Every seller wants to realize as much money as possible when he sells his home. But a listing price that is too high often gets the seller less than a price that is at market value. If your house is not priced competitively, people looking in your price range will reject your house in favor of other, larger homes for the same price. At the same time, the people who should be looking at your house will not see it because it is priced over their heads! Overpricing usually increases time on the market, and that adds to the carrying costs. Ultimately, many overpriced properties sell below market value.
Buyers look for homes, not houses, and they buy the home in which they would like to live. Owners who fail to make necessary repairs, who don't spruce up the house inside and out, touch up the paint and landscaping, and keep it clean and neat chase buyers away as rapidly as REALTORS can bring them.
If you were selling a car, you would wash it, or maybe even detail it to get the highest price. Houses are no different.
Buying a house is an emotional decision. People like to "try on" a house and see if it is comfortable for them. It's difficult for them to do that if their agent follows them around pointing out every improvement that you have made. It may even have the opposite effect we want, by making them feel they are intruding on your private space.
Agents will let them discover things on their own, while bringing unusual features to their attention. Try a tasteful sign to draw their attention to some hidden amenity that they might miss.
For Sale By Owners always get more activity than houses listed with an agent. No question about it. REALTORS will only bring qualified buyers, and these will be fewer than if you open your front door to every one who walks down the street.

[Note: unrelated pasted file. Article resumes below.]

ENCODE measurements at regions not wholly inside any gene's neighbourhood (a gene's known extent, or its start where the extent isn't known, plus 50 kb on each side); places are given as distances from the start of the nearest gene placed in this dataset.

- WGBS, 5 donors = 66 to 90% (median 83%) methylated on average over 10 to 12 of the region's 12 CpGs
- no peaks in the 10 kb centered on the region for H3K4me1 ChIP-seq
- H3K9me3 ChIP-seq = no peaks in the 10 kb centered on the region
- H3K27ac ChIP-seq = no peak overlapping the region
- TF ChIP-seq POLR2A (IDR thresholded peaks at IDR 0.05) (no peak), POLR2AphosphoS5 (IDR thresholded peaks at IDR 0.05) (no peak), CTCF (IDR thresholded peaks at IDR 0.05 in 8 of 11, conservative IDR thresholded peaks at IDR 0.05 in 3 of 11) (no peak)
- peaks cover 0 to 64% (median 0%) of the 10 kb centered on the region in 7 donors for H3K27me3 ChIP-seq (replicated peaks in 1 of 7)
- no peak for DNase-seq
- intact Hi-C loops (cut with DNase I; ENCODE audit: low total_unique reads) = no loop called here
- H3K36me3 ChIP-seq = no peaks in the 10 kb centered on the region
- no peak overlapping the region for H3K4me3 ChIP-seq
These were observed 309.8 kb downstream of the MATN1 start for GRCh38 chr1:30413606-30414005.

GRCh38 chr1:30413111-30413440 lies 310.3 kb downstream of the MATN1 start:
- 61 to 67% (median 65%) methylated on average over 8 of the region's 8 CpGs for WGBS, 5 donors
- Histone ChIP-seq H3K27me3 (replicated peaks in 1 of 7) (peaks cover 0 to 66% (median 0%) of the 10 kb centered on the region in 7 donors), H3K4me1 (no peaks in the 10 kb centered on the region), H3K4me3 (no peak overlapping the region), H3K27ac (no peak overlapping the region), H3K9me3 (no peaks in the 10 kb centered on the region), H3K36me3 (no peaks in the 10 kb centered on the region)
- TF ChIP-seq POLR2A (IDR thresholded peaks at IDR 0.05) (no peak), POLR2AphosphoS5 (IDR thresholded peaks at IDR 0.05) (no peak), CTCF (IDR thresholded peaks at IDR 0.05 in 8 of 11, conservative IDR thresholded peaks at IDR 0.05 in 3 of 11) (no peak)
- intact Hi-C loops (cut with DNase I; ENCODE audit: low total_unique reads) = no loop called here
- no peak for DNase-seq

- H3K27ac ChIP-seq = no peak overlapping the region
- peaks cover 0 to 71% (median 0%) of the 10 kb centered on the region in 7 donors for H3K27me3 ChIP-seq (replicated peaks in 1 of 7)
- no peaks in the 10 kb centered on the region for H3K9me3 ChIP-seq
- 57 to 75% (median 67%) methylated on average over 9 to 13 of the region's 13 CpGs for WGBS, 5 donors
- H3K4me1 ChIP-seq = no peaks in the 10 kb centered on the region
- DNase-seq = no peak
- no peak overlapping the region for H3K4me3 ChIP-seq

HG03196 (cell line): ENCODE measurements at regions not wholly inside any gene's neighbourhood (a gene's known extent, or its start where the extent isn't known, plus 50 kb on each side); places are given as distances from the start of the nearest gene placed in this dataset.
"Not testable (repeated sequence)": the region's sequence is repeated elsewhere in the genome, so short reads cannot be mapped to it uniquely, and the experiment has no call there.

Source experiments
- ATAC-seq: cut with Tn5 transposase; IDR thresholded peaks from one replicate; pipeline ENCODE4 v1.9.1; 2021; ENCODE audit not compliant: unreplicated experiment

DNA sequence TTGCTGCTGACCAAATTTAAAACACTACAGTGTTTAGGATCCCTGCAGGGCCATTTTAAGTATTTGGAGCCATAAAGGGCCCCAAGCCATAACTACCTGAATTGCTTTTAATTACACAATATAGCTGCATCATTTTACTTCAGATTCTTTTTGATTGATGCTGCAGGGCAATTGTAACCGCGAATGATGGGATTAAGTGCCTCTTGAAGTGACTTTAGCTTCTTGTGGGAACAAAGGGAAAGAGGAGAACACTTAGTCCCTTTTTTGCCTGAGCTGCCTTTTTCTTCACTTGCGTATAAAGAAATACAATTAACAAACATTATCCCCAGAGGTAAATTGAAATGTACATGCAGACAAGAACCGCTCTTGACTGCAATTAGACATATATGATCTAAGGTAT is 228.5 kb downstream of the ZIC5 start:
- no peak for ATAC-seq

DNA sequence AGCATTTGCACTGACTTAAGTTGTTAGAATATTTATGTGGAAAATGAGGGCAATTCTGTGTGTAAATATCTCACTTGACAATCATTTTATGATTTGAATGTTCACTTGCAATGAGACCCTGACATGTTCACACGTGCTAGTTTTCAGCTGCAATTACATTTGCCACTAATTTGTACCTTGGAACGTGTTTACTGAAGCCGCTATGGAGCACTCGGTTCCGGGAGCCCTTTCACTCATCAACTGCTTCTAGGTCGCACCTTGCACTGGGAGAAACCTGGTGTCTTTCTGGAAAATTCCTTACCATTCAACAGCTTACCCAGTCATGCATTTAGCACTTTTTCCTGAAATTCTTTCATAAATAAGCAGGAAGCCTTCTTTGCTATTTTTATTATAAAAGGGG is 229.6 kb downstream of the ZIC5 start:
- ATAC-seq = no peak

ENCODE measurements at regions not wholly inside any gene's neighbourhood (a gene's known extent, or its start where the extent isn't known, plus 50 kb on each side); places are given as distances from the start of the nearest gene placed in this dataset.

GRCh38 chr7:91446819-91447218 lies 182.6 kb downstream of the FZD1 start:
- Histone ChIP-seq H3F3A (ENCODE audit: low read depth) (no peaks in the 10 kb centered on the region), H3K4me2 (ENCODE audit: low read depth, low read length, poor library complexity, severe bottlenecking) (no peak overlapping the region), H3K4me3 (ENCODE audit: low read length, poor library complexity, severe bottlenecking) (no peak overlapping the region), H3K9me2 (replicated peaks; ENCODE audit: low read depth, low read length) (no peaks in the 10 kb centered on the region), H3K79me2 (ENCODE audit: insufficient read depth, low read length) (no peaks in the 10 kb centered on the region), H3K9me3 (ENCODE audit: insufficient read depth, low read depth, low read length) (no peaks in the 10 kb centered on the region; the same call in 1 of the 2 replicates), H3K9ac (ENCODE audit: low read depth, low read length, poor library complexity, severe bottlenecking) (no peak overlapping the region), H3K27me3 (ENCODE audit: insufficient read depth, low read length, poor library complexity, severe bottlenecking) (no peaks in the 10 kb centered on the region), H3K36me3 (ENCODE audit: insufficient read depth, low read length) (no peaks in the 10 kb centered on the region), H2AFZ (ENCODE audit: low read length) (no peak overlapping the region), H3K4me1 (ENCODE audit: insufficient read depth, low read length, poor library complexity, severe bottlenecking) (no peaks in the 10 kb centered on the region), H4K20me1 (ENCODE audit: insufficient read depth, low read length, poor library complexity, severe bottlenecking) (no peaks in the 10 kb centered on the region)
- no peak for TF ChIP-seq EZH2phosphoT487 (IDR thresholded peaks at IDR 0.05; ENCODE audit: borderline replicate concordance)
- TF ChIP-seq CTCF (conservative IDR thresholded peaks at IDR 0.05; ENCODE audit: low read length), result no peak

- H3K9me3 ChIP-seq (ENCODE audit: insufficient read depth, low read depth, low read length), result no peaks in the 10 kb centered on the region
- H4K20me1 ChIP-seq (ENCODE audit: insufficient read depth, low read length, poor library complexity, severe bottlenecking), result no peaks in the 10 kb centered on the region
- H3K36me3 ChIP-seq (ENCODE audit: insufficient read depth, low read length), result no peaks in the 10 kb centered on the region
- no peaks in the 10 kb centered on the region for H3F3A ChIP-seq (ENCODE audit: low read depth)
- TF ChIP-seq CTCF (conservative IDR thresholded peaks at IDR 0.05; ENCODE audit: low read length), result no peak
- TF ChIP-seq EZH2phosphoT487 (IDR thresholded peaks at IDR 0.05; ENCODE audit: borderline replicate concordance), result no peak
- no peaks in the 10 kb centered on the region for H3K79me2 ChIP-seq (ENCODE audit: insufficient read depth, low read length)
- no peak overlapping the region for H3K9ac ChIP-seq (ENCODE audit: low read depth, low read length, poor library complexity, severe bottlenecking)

A qualified buyer is one who is ready, willing, and able to buy your house. We find that most people who go looking at For Sale By Owners are just starting to think about moving. They may be good buyers, but they're just 6-9 months away from being ready. They don't want to bother an agent yet, so they call the "By Owner" ads to get a feel for what's available. They may have a house to sell first, or may need to save some more, or may have credit that needs fixing. When everything is in place, that's when they go out looking with a REALTOR.
An agent will ask a buyer how much he can really spend for a house, how much he has to put down, how good his credit is, how much he can pay each month, how much he will realize (realistically!) when he sells his present home - and about a dozen other questions ike that. But unless your REALTOR finds all the facts first, you must ask all these questions before the buyer crosses your threshold. Otherwise, you may have a parade of Sunday afternoon shoppers with a dream of owning a home some day.
Real estate law is extensive and complex; the contract for sale and purchase is a legally binding document. An improperly written contract can cause the sale to fall through, or cost you thousands for repairs, inspections, and remedies for title defects. You must be certain which repairs and closing costs you are responsible for. You must know whether the property can legally be sold "as is", and how deed restrictions and local zoning will affect the transaction. If there are defects in your title, or if your property is in conflict with local restrictions, you or your REALTOR must remedy them, or you might have to pay plenty.